Monday, August 8, 2011


It's been said that when L. Frank Baum was first telling the story of Dorothy and her special shoes, he was momentarily stumped when it came to naming the magical land. His eyes fell upon a filing cabinet across the room. The top drawer was marked "A-N" and the lower drawer was marked, you guessed it, "O-Z." I don't know how much efficacy there is to this story, but I've always liked it.

When Lewis Carroll penned "Jabberwocky," he wanted to prove that a writer could evoke emotion using nonsense words. In my opinion he did.
`Twas brillig, and the slithy toves
Did gyre and gimble in the wabe;
All mimsy were the borogoves,
And the mome raths outgrabe.
One can't read that stanza without feeling something from it. For me it always brings up a feeling of something mystical and full of magic, but with a dark side just waiting to spring on the unsuspecting... a feeling of going for a walk on a beautiful, sunny summer day and stepping into something dead and rotting, but fascinating nevertheless.

Ever heard of the Voynich Manuscript? Anyone? Beuller? I've been aware of it for a number of years, but found a new fascination with it recently, sparked perhaps by the art journals of various friends. Anyway, the Voynich Manuscript is a handwritten book thought to have been written in the early 15th century and consists of about 240 vellum pages, filled with various illustrations and writing in an unknown language/text. No one knows who wrote it. No one knows exactly where it came from. Confounding scholars and codebreakers throughout the centuries, no one has ever been able to decipher it, much less interpret it.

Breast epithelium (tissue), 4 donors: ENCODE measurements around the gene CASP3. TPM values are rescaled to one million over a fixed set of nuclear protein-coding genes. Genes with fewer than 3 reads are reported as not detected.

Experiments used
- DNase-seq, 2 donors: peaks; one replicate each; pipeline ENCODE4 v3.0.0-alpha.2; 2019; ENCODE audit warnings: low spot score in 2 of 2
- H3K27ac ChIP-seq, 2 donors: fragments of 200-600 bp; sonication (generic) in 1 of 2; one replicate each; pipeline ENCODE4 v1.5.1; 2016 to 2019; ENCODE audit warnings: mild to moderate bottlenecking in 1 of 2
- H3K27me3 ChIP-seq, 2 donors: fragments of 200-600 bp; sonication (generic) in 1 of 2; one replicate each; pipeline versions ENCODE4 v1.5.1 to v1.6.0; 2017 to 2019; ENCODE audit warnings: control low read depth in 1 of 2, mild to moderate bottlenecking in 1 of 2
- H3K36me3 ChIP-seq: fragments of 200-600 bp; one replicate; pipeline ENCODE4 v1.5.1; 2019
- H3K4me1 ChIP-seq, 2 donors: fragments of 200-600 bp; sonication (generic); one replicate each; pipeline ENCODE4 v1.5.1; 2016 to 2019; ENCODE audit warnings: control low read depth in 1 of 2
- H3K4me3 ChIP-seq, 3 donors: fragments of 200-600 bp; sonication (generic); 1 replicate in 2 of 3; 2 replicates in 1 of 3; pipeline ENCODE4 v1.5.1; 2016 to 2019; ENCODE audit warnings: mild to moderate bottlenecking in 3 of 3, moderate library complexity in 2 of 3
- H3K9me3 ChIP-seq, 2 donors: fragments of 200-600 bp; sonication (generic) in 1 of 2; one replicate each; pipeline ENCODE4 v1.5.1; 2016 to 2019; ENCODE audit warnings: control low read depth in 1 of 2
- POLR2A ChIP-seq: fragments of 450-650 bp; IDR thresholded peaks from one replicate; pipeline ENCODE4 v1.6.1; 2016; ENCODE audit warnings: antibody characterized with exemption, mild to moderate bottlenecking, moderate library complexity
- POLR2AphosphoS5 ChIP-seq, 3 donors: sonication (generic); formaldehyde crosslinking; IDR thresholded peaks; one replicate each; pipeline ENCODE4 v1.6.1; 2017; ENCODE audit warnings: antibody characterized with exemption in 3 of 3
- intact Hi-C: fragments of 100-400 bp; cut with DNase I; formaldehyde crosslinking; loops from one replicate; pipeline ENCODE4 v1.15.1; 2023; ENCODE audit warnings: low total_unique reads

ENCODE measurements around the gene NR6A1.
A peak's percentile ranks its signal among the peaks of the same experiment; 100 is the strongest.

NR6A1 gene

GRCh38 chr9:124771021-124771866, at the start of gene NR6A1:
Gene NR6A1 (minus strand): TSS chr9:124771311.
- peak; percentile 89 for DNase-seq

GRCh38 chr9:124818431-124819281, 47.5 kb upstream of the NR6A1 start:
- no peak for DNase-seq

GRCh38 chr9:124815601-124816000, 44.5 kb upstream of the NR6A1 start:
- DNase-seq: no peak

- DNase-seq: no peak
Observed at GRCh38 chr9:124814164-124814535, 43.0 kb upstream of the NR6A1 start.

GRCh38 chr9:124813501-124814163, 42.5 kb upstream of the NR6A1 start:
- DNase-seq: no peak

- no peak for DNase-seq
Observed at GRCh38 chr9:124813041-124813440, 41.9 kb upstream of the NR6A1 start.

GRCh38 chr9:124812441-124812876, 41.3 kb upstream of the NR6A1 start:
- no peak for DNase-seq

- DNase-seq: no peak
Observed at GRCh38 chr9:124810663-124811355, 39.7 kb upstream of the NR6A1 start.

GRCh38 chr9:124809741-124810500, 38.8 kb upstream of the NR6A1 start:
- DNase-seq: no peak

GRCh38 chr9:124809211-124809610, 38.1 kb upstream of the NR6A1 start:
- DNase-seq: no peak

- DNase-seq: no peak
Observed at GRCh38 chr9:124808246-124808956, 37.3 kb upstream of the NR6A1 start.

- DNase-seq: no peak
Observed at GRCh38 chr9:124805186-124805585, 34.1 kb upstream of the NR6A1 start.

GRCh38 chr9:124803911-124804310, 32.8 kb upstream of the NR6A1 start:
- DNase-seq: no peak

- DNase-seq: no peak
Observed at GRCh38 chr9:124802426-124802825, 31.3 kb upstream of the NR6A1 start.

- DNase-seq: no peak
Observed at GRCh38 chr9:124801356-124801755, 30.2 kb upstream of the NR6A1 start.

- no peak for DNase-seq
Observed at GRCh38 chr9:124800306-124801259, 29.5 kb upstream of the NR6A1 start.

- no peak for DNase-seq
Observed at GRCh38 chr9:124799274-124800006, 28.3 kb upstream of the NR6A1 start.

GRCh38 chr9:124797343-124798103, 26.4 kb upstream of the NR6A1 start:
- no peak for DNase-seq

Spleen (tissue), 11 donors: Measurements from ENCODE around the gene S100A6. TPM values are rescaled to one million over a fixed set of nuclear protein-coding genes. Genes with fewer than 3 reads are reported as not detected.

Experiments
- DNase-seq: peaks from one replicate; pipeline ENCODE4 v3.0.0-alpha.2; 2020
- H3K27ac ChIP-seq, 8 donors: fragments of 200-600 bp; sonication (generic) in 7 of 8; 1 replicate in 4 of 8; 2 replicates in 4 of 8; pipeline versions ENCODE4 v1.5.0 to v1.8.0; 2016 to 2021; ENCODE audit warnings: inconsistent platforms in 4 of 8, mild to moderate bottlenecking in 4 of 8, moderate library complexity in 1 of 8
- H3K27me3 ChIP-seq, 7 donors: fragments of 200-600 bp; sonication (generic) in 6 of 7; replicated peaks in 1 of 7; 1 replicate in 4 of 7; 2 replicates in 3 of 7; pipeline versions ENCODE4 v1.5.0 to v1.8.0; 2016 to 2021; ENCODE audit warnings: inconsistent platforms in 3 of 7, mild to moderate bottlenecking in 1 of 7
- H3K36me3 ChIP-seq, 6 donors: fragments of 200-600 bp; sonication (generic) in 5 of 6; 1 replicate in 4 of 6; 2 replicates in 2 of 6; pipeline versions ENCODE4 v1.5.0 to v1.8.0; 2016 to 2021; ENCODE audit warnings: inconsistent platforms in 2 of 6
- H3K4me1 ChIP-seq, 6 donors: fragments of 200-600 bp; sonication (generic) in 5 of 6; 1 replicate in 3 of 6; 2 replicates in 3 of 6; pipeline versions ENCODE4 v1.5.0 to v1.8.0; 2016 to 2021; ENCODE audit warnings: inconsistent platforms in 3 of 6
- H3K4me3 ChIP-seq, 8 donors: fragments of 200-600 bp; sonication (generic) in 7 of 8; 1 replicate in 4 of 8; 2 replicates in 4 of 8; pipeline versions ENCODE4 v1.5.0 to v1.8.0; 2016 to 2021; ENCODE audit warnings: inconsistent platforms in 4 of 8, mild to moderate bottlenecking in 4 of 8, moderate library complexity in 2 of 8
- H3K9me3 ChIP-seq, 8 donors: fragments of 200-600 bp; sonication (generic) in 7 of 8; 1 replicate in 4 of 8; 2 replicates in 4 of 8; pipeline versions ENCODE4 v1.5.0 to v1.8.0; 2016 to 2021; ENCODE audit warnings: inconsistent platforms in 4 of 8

I'm fascinated by it. As a writer and an artist, I can't help but be fascinated by it. Plus, I love a good mystery. And I love things that make people who think they know everything realize that they don't really know everything.

I'd like to think that the Voynich Manuscript is maybe the ramblings of some moderately insane, but ultimately brilliant soul who simply wanted to get the gunk out. I'd like to think that for some it was the art journal of it's day. To me, it's beautiful and should be taken just as it is - that the feel of it be interpreted rather than the meaning. In short, I believe that it is art and should be understood only to the extent that any art can be understood.

All that being said, I got myself in mild trouble today for questioning the syntax on someone's facebook post. Okay, truth be told, I did that on several posts. I can't help it. It's who I am. But I did stop myself for a moment and wonder if perhaps I was rather unceremoniously squelching the creative and/or philosophical fire in others - which is never ever my intention. And I never do it along with the claim that I'm perfect in any way.

*heavy sigh*

Perhaps I need to stop deciphering and simply catch the intent.

If only I were able to do so.

1 comment:

  1. I can't read that stanza from the Jabberwocky wihtout hearing it in the voice of the Cheshire Cat in the Disney cartoon film :)


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